a German huntsman will stick a nail taken from a coffin into the fresh spoor of the animal he is hunting, believing that this will prevent the quarry from leaving the hunting ground. Australian blacks put hot embers in the tracks of the animals they are pursuing. Hottentot hunters throw into the air a handful of sand taken from the footprints of the game, believing that will bring them down."
The second priest of the Order of the Bow made a long speech, in which he told the hunters that the rabbits had been made slow, and they should get ready for the chase. After the ponies had rested a little, all mounted and set out. The more devout, however, before starting, went up near the fire, dismounted, untied their boomerangs, and got out a piece of bread. Advancing to the fire, they first said a prayer, then held their boomerangs in the flame or smoke a moment, and then threw a piece of bread into the fire as a sacrifice. Others dismounted and, without saying a prayer or offering any bread, just passed their boomerangs through the flame and remounted; while others only rode near the fire and, without dismounting, simply waved their sticks toward the flame and went on. The great majority, however, did not come near the fire at all. As I witnessed this feature of the hunt, I could not help silently observing that among the Indians there are degrees of devoutness as among white men.
The Priest of the Bow made a second and a third speech, and by this time the horsemen were well scattered over the plain. This was covered with sage-brush and scrub cedars. There are two species of rabbit, the cotton-tail (ok-she-ko) and the jackrabbit (pok-ya). There was no attempt to surround a large territory and drive the rabbits; but, as one was started up, his pursuer would give a yell, and in a few moments the harmless cottontail or jack would be surrounded by fifty or sixty horsemen. As they close in on the rabbit, those nearest it throw their boomerangs, and whoever hits it is off in a moment to claim and pick up his game. If the rabbit is not already dead, it is at once dispatched by a blow with the hand, and then it is raised to the mouth, and the hunter inhales, believing he is taking in the spirit of the rabbit. He then ties it to his saddle, and is ready for another chase. The cotton-tail often takes refuge in a hole, and then there is a grand rush to the place to reach in and pull it out. Grubbing-hoes, digging-irons, and fingers are all used to enlarge the hole, and at last the poor rabbit is pulled out, with perhaps only half his hide on. Thus it was, for three or four hours, just a succession of rallies and deploys. At the end of that time nearly every one had one or two rabbits. Those on foot seemed to fare as well as those on horseback. I am told that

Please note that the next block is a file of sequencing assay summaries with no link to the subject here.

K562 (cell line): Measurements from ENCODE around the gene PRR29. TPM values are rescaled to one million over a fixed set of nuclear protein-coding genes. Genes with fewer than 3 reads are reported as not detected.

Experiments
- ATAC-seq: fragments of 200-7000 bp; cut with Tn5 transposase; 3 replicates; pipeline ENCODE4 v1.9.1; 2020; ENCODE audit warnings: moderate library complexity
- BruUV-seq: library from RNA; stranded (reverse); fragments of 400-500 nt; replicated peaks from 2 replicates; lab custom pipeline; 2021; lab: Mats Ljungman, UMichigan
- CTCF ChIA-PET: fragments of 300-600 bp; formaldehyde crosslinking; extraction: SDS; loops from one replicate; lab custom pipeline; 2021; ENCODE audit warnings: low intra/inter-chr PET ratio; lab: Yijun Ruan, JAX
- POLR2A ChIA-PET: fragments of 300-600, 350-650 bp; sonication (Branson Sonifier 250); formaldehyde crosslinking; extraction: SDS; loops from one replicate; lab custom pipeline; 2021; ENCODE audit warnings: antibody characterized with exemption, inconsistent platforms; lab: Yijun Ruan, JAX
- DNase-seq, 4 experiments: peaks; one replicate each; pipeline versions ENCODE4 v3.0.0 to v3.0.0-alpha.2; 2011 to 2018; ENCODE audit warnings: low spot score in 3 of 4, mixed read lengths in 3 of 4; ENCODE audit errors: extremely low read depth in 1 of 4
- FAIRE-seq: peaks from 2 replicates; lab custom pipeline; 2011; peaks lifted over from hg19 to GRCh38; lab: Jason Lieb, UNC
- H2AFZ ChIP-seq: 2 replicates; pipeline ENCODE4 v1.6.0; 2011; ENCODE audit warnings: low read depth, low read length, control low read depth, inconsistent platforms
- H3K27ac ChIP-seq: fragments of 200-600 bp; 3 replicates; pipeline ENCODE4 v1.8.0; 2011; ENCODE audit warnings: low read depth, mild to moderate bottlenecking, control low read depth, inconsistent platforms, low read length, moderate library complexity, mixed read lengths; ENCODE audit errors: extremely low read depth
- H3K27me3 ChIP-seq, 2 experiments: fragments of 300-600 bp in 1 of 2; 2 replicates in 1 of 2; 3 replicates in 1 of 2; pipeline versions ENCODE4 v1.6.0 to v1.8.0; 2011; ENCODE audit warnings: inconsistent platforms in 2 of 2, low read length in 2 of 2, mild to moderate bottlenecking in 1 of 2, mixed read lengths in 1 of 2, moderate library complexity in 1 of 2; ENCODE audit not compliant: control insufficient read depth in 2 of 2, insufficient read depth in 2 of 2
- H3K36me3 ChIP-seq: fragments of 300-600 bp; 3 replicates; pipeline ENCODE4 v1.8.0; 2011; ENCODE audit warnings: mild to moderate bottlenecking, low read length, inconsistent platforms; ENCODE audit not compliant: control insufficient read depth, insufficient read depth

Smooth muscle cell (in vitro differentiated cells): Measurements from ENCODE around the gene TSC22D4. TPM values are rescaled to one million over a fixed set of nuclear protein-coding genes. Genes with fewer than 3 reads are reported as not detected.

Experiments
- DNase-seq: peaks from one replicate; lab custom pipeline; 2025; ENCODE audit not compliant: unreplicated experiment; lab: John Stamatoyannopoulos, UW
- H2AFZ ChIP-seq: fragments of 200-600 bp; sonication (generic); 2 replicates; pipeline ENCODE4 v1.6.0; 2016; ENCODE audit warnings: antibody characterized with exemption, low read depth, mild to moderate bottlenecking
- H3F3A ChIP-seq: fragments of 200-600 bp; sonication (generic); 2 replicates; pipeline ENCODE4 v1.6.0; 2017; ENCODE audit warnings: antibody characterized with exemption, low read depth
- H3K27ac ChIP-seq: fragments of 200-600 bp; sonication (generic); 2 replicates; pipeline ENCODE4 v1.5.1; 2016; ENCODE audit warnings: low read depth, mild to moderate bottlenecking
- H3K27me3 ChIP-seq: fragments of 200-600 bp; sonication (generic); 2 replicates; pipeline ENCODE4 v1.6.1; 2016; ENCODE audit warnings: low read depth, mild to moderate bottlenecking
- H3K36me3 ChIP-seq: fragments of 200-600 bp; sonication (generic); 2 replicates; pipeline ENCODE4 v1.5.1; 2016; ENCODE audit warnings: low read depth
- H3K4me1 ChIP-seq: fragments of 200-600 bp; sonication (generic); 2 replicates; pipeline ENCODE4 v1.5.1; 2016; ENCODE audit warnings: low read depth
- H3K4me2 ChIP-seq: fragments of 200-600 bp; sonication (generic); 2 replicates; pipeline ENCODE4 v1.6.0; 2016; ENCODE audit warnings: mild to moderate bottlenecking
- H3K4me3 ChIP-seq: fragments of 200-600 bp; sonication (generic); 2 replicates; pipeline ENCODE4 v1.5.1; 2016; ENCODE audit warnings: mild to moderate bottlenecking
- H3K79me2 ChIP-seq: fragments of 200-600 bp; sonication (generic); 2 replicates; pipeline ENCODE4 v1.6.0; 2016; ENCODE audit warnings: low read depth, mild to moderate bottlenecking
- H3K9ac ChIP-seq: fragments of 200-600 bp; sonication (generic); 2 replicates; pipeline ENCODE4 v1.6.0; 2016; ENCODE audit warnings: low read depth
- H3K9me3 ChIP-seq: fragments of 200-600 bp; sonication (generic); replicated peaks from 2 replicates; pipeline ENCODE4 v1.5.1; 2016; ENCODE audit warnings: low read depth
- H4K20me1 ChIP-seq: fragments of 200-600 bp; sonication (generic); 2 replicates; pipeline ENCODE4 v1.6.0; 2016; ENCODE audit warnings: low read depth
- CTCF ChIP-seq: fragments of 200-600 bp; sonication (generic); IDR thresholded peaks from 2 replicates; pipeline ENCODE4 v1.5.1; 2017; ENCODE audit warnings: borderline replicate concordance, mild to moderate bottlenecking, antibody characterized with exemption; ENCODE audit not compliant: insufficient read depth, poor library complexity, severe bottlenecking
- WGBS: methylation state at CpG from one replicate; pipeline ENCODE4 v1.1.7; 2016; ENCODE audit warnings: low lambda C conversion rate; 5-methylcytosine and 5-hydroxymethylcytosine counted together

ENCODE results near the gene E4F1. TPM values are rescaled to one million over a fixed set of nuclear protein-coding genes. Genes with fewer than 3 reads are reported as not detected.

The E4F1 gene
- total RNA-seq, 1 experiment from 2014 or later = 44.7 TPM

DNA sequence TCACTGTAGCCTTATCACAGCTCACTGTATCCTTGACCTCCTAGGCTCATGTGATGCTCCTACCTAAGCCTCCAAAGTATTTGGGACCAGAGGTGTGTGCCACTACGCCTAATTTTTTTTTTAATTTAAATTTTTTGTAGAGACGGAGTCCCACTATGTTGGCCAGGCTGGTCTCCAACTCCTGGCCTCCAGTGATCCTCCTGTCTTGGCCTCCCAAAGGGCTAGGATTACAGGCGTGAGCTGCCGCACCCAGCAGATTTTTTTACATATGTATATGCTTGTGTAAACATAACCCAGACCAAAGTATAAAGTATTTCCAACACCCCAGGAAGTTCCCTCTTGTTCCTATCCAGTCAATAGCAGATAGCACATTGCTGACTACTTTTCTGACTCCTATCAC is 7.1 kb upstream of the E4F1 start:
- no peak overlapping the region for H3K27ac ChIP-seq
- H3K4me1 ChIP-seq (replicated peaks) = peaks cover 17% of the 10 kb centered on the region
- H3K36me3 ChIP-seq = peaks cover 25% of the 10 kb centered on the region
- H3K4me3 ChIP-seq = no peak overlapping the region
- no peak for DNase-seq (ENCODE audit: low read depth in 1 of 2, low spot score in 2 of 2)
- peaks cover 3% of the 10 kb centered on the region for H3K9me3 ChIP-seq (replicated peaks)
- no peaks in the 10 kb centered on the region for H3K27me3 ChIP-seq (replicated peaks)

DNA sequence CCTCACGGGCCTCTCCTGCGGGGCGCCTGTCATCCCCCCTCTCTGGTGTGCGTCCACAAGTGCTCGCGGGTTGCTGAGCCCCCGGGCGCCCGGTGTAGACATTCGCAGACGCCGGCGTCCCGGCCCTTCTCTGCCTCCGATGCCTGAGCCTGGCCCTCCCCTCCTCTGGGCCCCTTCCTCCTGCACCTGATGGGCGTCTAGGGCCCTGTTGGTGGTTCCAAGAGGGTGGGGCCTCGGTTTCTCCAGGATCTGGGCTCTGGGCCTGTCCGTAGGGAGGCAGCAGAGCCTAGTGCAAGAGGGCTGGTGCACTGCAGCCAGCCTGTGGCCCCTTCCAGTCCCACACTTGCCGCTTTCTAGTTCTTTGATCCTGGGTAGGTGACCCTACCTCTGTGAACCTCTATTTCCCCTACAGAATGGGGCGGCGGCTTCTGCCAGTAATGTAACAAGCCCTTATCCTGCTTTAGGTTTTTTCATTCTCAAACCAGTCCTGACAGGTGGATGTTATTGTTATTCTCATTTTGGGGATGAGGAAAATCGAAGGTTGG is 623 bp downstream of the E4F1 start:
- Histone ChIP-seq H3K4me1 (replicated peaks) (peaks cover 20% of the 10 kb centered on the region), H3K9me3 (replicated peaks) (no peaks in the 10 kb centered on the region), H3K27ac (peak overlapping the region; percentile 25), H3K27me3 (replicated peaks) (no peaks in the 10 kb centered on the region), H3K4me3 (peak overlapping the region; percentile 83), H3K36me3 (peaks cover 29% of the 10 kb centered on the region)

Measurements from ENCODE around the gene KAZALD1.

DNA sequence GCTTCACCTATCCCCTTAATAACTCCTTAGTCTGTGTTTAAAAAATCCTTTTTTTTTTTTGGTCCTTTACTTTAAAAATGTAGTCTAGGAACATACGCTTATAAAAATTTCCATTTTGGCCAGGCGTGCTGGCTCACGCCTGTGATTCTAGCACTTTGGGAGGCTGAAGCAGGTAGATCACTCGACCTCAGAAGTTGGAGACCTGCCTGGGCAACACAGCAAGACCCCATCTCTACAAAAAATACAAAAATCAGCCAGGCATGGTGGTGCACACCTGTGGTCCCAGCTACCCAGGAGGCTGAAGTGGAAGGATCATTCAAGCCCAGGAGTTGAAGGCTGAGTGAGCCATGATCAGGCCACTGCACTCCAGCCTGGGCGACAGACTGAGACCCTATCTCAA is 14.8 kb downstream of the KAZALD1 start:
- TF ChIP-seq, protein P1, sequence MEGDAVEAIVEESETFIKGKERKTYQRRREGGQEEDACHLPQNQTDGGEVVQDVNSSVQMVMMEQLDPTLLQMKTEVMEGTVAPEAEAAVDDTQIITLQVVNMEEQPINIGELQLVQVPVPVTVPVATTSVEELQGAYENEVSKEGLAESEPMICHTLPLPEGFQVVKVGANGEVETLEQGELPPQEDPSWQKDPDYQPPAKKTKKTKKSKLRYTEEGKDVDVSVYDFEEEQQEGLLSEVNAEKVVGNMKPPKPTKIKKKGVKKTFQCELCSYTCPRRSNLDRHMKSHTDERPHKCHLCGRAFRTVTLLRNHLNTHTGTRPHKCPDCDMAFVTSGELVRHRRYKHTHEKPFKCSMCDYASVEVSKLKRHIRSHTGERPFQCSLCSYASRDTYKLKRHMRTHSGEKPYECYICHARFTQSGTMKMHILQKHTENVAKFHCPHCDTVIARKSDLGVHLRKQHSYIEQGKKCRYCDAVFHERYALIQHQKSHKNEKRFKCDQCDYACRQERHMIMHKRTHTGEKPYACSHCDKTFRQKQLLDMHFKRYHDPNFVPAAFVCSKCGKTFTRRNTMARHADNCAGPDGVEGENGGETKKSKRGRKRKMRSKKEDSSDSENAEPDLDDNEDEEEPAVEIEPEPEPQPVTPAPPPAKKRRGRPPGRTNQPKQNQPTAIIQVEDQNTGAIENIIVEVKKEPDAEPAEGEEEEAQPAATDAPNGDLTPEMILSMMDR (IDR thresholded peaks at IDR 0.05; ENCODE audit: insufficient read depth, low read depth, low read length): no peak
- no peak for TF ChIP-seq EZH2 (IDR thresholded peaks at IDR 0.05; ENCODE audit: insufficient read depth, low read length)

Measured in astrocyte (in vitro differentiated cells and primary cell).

- J. G. Frazer, in Folk Lore, June, 1890.